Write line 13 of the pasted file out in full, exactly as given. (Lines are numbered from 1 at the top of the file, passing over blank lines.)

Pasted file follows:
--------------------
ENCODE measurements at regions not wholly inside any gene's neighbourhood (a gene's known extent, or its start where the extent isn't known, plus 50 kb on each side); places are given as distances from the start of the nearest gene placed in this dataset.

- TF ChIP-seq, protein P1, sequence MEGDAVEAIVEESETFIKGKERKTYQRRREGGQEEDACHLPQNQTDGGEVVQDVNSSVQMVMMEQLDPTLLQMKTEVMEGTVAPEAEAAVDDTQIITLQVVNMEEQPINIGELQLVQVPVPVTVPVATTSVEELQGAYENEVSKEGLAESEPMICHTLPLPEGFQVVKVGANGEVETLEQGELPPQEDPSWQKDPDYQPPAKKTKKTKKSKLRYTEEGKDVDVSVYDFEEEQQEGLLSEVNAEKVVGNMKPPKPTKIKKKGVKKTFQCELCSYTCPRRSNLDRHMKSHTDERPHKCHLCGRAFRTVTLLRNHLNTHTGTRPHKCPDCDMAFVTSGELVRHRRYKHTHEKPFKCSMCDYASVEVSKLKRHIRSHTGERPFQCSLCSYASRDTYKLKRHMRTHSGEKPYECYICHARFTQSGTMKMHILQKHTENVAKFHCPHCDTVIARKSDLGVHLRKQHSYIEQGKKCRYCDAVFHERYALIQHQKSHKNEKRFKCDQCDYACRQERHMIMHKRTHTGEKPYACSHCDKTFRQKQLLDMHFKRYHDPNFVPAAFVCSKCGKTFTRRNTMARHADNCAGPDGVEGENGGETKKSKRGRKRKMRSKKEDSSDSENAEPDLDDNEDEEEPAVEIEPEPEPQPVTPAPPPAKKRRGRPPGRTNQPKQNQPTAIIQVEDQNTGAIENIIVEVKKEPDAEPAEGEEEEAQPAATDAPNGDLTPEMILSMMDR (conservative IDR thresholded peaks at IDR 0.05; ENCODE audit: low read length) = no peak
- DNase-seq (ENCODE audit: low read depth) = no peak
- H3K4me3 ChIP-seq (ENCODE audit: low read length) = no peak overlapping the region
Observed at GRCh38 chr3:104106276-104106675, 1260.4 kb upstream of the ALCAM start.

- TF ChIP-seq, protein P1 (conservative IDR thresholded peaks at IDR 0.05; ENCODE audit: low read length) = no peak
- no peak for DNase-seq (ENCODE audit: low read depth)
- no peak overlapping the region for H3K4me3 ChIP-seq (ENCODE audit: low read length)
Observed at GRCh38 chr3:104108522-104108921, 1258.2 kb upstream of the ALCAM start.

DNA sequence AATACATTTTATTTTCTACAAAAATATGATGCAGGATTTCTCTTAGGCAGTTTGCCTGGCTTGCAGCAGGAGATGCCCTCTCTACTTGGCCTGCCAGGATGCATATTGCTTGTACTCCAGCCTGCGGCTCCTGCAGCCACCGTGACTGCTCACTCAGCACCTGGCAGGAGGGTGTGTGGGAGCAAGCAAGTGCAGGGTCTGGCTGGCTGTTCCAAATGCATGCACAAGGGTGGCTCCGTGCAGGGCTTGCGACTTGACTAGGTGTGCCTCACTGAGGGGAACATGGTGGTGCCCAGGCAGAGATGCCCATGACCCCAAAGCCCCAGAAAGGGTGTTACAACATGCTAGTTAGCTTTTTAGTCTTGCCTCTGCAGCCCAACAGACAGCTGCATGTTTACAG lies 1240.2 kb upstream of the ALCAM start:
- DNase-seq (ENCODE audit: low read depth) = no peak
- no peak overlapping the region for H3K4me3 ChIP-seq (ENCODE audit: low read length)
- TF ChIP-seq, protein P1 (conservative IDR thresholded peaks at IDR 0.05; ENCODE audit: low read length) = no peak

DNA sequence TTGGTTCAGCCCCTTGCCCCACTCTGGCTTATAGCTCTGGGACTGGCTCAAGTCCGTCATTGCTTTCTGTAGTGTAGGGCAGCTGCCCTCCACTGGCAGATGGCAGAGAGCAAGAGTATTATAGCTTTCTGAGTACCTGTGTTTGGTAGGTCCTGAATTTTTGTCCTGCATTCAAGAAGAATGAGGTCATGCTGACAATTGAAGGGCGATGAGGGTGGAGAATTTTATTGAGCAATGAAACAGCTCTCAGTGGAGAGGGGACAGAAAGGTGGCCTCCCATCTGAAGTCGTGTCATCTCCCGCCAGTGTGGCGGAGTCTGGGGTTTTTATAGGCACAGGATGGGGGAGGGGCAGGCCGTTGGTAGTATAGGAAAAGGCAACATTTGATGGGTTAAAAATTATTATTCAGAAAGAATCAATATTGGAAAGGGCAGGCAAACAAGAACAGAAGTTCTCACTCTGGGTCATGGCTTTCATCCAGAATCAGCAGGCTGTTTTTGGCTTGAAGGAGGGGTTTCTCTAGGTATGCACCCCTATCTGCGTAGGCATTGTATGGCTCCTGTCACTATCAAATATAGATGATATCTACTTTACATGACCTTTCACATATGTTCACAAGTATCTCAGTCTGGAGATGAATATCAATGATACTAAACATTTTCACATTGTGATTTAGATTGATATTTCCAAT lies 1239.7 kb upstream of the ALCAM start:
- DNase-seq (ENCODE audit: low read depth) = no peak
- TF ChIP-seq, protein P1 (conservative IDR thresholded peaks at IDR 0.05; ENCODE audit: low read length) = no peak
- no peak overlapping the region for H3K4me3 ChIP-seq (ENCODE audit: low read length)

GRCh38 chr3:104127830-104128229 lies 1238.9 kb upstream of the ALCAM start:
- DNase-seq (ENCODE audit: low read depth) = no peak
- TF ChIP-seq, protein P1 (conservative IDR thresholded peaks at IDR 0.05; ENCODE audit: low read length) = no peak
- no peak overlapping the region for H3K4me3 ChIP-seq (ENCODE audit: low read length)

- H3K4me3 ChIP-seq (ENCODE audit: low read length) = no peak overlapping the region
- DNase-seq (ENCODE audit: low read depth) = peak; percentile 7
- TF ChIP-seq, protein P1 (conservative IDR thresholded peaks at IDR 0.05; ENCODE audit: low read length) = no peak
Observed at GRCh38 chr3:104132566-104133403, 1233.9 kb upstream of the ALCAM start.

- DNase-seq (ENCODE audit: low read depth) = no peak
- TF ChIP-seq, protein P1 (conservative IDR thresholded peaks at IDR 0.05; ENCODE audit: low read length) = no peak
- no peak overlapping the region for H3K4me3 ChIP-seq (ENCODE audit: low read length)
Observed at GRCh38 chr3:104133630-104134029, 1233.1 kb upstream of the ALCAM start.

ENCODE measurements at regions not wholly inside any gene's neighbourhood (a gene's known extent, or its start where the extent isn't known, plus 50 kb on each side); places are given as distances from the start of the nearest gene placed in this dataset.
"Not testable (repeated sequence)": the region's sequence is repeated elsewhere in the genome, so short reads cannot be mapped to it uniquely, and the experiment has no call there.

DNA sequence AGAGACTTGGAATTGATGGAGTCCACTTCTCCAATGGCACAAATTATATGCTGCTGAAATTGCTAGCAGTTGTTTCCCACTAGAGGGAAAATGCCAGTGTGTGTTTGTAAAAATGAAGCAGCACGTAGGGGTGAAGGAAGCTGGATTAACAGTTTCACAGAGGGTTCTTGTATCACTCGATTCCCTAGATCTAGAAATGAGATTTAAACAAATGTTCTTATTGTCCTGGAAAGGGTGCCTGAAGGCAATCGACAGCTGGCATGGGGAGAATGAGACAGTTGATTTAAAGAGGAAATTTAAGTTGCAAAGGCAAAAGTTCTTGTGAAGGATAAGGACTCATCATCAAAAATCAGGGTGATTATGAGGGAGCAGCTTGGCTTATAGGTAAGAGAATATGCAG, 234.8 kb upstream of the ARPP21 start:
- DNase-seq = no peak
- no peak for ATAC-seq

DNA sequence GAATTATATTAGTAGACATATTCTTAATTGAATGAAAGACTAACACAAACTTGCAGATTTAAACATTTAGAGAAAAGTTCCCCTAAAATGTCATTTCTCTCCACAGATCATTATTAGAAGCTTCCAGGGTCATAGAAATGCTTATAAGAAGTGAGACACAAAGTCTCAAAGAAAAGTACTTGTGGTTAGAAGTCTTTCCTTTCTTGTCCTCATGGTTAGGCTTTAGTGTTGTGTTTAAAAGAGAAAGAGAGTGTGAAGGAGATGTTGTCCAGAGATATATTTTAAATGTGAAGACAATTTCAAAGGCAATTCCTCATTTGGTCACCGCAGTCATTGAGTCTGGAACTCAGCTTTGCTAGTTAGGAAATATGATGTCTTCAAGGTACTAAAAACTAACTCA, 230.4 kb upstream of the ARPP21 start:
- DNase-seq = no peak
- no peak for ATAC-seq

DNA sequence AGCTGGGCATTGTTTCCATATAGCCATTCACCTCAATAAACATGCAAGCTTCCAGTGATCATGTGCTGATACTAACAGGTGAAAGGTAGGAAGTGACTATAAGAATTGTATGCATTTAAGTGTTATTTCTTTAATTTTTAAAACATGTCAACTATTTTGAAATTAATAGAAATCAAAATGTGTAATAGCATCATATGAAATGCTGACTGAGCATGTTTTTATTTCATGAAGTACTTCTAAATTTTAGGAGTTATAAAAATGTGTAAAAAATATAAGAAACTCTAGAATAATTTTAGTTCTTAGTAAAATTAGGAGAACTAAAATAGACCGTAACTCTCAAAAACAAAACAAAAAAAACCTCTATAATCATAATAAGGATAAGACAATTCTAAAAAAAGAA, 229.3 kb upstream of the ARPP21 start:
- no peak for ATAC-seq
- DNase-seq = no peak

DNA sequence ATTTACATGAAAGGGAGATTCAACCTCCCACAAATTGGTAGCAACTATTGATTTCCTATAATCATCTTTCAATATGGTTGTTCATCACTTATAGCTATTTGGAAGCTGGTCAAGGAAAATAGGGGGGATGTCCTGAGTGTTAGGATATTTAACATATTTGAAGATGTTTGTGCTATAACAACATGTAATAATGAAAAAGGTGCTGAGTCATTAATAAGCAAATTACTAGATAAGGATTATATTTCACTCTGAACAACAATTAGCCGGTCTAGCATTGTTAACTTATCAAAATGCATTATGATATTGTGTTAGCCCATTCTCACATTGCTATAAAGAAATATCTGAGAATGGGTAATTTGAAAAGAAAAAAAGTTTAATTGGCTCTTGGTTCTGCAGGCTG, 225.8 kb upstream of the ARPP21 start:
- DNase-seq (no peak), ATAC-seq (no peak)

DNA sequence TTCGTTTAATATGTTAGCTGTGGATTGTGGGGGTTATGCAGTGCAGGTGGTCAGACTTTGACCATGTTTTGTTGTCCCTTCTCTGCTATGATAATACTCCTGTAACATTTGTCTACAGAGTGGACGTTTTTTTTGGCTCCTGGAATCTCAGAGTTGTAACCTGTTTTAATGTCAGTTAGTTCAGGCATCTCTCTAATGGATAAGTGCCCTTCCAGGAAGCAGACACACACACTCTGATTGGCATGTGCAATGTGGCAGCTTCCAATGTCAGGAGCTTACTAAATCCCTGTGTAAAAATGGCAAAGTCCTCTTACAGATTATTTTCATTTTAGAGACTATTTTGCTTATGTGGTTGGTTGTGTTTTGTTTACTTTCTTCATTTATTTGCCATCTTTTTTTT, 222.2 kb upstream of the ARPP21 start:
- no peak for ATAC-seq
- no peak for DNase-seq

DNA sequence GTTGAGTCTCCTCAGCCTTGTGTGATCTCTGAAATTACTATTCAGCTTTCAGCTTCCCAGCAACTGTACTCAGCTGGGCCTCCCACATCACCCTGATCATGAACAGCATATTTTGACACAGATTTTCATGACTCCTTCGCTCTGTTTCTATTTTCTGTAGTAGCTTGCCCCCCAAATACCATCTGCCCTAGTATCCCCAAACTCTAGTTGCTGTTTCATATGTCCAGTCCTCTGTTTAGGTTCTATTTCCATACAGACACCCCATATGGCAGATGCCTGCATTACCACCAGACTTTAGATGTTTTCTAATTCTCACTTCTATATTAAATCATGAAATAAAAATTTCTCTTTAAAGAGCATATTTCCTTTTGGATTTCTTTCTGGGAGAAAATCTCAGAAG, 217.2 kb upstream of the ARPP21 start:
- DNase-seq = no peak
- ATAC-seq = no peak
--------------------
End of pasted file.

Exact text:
- TF ChIP-seq, protein P1 (conservative IDR thresholded peaks at IDR 0.05; ENCODE audit: low read length) = no peak